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Are normal portions of food really smaller than they used to be, or am I just eating too much?

The average American consumes 25% more calories than they did in the 1970s, which can lead to weight gain and other health problems.

The recommended daily intake of calories for women is 1,600-2,400, while for men it's 2,000-3,000, yet many people exceed these amounts without realizing it.

A study found that people who eat slowly and mindfully tend to consume 10-15% fewer calories than those who eat quickly.

Research shows that people who eat in front of screens (e.g., TV, phone, or computer) tend to consume more calories and make unhealthy food choices.

The brain takes about 20 minutes to register feelings of fullness, which is why eating slowly and waiting before having seconds can help prevent overeating.

When people are presented with larger portions, they tend to eat more, even if they're not hungry, due to a phenomenon called the "portion size effect."

Studies have shown that eating with others can lead to consuming more calories, as people tend to model their eating behavior after others.

Research found that people who drink water before meals tend to eat fewer calories and lose weight faster.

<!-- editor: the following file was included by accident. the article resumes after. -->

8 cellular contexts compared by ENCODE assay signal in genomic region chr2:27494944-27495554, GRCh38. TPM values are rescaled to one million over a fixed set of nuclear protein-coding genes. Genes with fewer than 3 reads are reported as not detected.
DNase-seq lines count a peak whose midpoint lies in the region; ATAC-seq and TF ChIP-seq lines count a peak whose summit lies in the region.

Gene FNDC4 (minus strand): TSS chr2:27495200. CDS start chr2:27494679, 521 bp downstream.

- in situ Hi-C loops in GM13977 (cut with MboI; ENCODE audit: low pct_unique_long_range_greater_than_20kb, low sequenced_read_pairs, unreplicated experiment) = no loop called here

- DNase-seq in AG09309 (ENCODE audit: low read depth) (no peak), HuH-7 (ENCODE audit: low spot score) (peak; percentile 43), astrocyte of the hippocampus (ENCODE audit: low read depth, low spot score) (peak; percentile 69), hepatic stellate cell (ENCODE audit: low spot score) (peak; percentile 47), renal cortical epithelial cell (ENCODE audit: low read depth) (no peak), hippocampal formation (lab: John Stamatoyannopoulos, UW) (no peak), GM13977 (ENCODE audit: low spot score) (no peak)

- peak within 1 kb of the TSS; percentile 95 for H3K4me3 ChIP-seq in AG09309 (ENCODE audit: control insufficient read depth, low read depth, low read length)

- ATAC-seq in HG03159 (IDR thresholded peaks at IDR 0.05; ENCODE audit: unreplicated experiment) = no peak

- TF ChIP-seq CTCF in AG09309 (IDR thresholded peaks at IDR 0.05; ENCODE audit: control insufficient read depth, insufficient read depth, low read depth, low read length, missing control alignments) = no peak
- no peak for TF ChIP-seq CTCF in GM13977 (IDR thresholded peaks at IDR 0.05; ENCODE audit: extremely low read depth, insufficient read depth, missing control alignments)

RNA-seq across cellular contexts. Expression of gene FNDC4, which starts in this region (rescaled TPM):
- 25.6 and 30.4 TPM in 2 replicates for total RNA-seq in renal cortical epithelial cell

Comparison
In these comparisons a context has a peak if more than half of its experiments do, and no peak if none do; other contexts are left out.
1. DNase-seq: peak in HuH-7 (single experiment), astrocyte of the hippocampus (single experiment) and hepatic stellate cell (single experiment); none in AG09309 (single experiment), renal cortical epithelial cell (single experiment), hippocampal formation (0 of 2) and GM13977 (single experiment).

The concept of "normal eating" involves listening to your body's hunger and fullness cues, eating when hungry, and stopping when satisfied.

Intuitive eating, which involves trusting your body's natural hunger and fullness signals, can lead to a healthier relationship with food and reduced binge eating.

Binge eating disorder is characterized by recurring episodes of excessive food consumption, accompanied by feelings of guilt, shame, and weight-related problems.

Research suggests that people with binge eating disorder may have altered brain chemistry and reward processing, leading to compulsive eating behaviors.

A study found that people who restrict their diet too much are more likely to engage in binge eating, as they may feel deprived and anxious around food.

Eating disorders, including binge eating disorder, affect approximately 30 million people in the United States alone.

Research suggests that addressing underlying emotional and psychological issues, rather than just focusing on food intake, is crucial for successful treatment of binge eating disorder.

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